Thursday, April 19, 2007

More thoughts on bikes

So, yesterday I did some spring cleaning. My lovely wife Anika has been after my case for a couple of years now to address the "pile" hidden back under the pine trees. Covered with tarps in a poor attempt to keep things dry sat a pile of bikes in less than ideal storage conditions. So, yesterday I pulled back the tarp and started rolling these "projects" from the back of the yard to the front, hose it off, drag it in the garage.

I'd made several trips before I realized just how embarrassing this was. What if someone were watching? So, I started going around the house one way with one bike, the other way with another, and up the middle and through the service door with the next. Some were still ridable such as the psychedelic Rose; my sweet Schwinn 2-speed kickback. Others, were as I said... "projects." The ones that I could ride, I put air in the tires and cruised up and down the street.

Gosh, I LOVE old bikes. There's a relaxed casualness and coolness to the bent tubes, big tires, funky handlebars, tractor saddles... a style that will never be reproduced no matter how hard bike companies try to make bikes appealing. I'll have to take some photos to share and remind myself to compare and contrast with the article in the Pioneer Press Business Section the other day talking about bikes for the masses. Speaking of that article, let's look at some experts from the article if we may:

"Shimano spent several years figuring out why ridership has decreased, and realized people wanted to ride for fun, they were just intimidated, said Shannon Byrant, Coasting coordinator for the Irvine, Calif.-based company. The company was shocked to realize its efforts at making newer, more high-performance bikes weren't winning over new riders.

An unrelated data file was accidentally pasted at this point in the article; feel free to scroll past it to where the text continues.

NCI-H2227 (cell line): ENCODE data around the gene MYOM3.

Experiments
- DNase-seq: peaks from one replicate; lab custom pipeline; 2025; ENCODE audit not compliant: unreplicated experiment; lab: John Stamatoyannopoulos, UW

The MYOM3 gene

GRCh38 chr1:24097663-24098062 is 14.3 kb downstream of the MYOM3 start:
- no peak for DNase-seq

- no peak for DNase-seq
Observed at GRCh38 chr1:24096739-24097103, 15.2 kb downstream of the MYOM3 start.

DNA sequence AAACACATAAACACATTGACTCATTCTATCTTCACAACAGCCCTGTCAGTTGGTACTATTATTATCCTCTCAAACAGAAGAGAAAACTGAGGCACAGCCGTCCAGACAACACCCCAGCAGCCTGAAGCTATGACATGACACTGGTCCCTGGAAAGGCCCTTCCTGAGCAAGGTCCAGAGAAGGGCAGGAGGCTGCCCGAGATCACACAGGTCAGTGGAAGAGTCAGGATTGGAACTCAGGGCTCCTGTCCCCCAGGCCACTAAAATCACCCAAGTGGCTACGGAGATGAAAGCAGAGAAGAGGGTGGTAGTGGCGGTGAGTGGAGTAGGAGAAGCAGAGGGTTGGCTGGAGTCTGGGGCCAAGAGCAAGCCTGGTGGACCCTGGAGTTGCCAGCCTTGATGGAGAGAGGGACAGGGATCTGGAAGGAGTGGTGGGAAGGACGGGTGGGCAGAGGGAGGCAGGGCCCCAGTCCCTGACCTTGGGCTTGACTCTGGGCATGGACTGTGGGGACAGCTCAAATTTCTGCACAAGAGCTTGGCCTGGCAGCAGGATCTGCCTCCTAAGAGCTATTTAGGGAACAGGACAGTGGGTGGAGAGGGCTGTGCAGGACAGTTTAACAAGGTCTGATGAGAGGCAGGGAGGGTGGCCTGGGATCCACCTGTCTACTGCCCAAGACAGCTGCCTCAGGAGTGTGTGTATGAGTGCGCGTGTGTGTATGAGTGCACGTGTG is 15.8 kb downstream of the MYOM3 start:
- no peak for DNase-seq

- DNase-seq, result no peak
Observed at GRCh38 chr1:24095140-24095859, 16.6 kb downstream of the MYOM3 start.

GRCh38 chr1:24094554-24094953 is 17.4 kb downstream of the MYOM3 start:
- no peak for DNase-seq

We come to find out these people not only don't want high performance, they don't even care about it," she said.

So Shimano designed the Coasting system to place enjoyment over performance and each of the three brands incorporated it into a design. On the Lime, it works like this: A hub in the front wheel acts as a speedometer and communicates electronically through wires within the bike frame to a computer near the pedals. The computer then communicates with a three-speed internal shifter. The speedometer sends a signal to switch gears - which makes a quick, quiet buzz - after riders hit 7 mph and again at 11 mph."

I don't know what it is about those few sentences that just made me chuckle. So Shimano spends years studying bikes and why people don't ride, come to the conclusion that it's not the technology that they've been pouring into bicycles, and then attempts to solve the whole perceived problem with more effin' technology? C'mon. Maybe they should work with Nintendo and Nokia to make an attachment to run off the electronics system so that people can text and play games while riding?

Anyway... Back to the subject at hand... I'd honestly forgotten just how many bikes that I owned. There is now 9 more bikes added to the garage. Bringing my personal grand-total to 21. Now, I have no problems with this, but I do get the disapproving look from my better half.

Tomorrow I have a job interview up in Shoreview. Hopefully it will work out. If the job is great, pays the bills... I'll still have some mixed emotions. I would have a VERY short commute, but that means that I would no longer get 40 miles a day? I'm sure that I could find some nice recreational LONG rides to squeeze in on the way to or from work. On the plus side, if I did manage to land this job, we could sell a car... Then I'd really have some place where I could park all those bikes! Hmmmmm... Wish me luck.

1 comment:

Paul said...

40 miles a day commuting. Holy shit. You will do just fine at TI. I swear commuting is the best training to finish the beast! Great work.

See ya next week.


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